COMD Class 26 | Color Interaction Free-Study

December 7th, 2015

Critique (15 min)

Present your:

  • Color Interaction Studies
  • Project #4 Humument pages

LAB (1 hour 45 min)

Free-Study – Paired Color Identities with Simultaneous Contrast

Color Interaction Freestudy

Color Interaction Freestudy


Create Paired Color Identities that demonstrate Simultaneous Contrast and an exploration of Color Meaning. Use color and image to represent yours and your partner’s personality. The final work should demonstrate how one hue can have two different identities depending on what hue it is surrounded by. Do this by exploring shifts in value, hue, saturation, and temperature.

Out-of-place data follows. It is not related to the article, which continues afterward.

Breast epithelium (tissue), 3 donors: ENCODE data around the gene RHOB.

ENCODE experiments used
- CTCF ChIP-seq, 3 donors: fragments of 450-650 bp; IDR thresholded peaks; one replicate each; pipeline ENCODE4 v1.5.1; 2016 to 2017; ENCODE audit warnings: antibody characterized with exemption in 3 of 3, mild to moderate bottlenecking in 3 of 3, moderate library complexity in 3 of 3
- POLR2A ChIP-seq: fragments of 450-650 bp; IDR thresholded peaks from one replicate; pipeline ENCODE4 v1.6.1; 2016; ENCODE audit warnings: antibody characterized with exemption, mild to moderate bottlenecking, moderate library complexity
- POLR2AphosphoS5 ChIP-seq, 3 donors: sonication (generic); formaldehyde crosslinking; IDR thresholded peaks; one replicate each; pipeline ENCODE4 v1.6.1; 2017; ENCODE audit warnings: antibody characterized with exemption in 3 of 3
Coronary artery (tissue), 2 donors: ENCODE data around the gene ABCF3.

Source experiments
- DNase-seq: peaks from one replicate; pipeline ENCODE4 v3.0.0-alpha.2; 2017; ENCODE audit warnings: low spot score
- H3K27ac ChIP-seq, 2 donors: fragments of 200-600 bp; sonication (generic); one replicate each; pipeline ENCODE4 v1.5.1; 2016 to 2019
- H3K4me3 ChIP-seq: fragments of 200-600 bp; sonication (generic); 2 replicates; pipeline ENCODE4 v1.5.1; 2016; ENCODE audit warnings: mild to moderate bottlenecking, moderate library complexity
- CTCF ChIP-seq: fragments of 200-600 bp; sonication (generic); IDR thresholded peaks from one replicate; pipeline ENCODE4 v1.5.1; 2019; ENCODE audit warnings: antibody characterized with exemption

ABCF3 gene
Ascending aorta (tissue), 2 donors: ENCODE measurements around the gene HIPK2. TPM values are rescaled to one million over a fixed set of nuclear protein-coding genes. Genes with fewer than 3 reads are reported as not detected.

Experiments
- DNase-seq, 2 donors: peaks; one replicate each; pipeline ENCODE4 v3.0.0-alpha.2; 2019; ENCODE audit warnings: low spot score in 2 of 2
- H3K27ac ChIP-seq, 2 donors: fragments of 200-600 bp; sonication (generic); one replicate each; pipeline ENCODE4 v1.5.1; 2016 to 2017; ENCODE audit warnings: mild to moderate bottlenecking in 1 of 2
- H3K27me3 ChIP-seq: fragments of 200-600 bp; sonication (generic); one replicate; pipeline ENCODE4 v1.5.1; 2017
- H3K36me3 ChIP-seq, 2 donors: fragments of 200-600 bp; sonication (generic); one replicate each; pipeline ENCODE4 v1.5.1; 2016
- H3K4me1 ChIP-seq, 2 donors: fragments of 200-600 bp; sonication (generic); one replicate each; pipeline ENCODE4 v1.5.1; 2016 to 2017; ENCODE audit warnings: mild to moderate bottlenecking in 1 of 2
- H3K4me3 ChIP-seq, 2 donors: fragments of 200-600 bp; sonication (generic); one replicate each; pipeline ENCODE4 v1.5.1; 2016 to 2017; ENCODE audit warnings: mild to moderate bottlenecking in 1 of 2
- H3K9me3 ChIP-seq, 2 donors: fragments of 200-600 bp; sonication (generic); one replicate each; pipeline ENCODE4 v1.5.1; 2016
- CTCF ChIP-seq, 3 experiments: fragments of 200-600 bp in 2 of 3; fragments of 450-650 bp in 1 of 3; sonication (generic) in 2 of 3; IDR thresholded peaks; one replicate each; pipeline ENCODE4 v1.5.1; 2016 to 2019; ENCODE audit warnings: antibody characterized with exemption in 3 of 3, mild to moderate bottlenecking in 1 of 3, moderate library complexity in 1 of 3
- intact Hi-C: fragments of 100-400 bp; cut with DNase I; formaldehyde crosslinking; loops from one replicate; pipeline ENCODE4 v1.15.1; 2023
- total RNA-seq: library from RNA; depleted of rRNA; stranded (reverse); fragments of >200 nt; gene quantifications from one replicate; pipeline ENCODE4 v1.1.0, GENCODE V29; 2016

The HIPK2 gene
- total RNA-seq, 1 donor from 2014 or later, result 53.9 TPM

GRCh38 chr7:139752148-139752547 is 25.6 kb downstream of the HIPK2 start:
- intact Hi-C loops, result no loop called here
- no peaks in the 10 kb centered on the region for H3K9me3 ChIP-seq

Follow the Project #5 : Phase 3 Guidelines


  • You and your partner should have completed Steps 1-3 of the Project #5 : Phase 3 Guidelines and should be prepared to start working independently at home.
  • Create a work schedule. You will have approximately one week to complete this Freestudy. Do not rush. Do not procrastinate. Use this project to demonstrate what you have learned in this course thus far.
  • Come to an agreement about your respective color choices and shared contrasting color.
  • Experiment with color palettes to demonstrate your color interactions and relationships.
  • Decide on the layout of your compositions. ie: How will the figure and ground relate? How will the layouts of the paired compositions relate?

Student Examples:


Free-study Work DUE:

  • Complete Steps 1-3
  • Begin Step 4. Create “mockups” of your final work in Illustrator. These should communicate your intentions for the color, form, and content of your free-study to the class.